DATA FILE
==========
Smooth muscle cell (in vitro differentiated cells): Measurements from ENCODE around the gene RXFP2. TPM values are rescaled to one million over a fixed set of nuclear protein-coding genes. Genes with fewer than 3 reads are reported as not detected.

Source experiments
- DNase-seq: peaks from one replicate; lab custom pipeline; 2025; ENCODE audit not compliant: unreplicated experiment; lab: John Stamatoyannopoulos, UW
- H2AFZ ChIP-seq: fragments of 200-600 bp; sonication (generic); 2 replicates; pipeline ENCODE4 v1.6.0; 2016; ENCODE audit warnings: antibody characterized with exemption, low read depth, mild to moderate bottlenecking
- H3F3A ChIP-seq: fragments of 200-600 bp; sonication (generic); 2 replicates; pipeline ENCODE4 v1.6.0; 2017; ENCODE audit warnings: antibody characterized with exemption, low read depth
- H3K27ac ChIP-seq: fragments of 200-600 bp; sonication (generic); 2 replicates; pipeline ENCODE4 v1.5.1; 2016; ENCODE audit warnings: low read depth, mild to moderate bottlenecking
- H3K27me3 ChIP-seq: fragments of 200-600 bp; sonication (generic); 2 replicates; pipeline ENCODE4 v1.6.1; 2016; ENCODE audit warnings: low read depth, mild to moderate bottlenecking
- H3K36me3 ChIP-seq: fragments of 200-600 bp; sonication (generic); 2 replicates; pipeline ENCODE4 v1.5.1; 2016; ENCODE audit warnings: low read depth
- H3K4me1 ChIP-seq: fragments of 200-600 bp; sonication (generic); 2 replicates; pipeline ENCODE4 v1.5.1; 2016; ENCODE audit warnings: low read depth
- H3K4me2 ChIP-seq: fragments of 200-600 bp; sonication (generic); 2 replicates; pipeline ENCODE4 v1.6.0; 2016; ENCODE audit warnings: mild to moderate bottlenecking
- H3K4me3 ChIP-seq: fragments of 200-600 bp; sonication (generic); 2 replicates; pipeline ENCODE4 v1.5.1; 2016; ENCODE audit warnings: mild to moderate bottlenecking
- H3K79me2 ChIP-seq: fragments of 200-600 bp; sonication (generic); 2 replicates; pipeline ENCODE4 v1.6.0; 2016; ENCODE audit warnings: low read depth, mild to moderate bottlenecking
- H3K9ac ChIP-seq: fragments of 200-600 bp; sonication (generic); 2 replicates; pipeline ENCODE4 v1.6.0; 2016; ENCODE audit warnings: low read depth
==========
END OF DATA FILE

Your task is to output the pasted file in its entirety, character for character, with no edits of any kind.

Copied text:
Smooth muscle cell (in vitro differentiated cells): Measurements from ENCODE around the gene RXFP2. TPM values are rescaled to one million over a fixed set of nuclear protein-coding genes. Genes with fewer than 3 reads are reported as not detected.

Source experiments
- DNase-seq: peaks from one replicate; lab custom pipeline; 2025; ENCODE audit not compliant: unreplicated experiment; lab: John Stamatoyannopoulos, UW
- H2AFZ ChIP-seq: fragments of 200-600 bp; sonication (generic); 2 replicates; pipeline ENCODE4 v1.6.0; 2016; ENCODE audit warnings: antibody characterized with exemption, low read depth, mild to moderate bottlenecking
- H3F3A ChIP-seq: fragments of 200-600 bp; sonication (generic); 2 replicates; pipeline ENCODE4 v1.6.0; 2017; ENCODE audit warnings: antibody characterized with exemption, low read depth
- H3K27ac ChIP-seq: fragments of 200-600 bp; sonication (generic); 2 replicates; pipeline ENCODE4 v1.5.1; 2016; ENCODE audit warnings: low read depth, mild to moderate bottlenecking
- H3K27me3 ChIP-seq: fragments of 200-600 bp; sonication (generic); 2 replicates; pipeline ENCODE4 v1.6.1; 2016; ENCODE audit warnings: low read depth, mild to moderate bottlenecking
- H3K36me3 ChIP-seq: fragments of 200-600 bp; sonication (generic); 2 replicates; pipeline ENCODE4 v1.5.1; 2016; ENCODE audit warnings: low read depth
- H3K4me1 ChIP-seq: fragments of 200-600 bp; sonication (generic); 2 replicates; pipeline ENCODE4 v1.5.1; 2016; ENCODE audit warnings: low read depth
- H3K4me2 ChIP-seq: fragments of 200-600 bp; sonication (generic); 2 replicates; pipeline ENCODE4 v1.6.0; 2016; ENCODE audit warnings: mild to moderate bottlenecking
- H3K4me3 ChIP-seq: fragments of 200-600 bp; sonication (generic); 2 replicates; pipeline ENCODE4 v1.5.1; 2016; ENCODE audit warnings: mild to moderate bottlenecking
- H3K79me2 ChIP-seq: fragments of 200-600 bp; sonication (generic); 2 replicates; pipeline ENCODE4 v1.6.0; 2016; ENCODE audit warnings: low read depth, mild to moderate bottlenecking
- H3K9ac ChIP-seq: fragments of 200-600 bp; sonication (generic); 2 replicates; pipeline ENCODE4 v1.6.0; 2016; ENCODE audit warnings: low read depth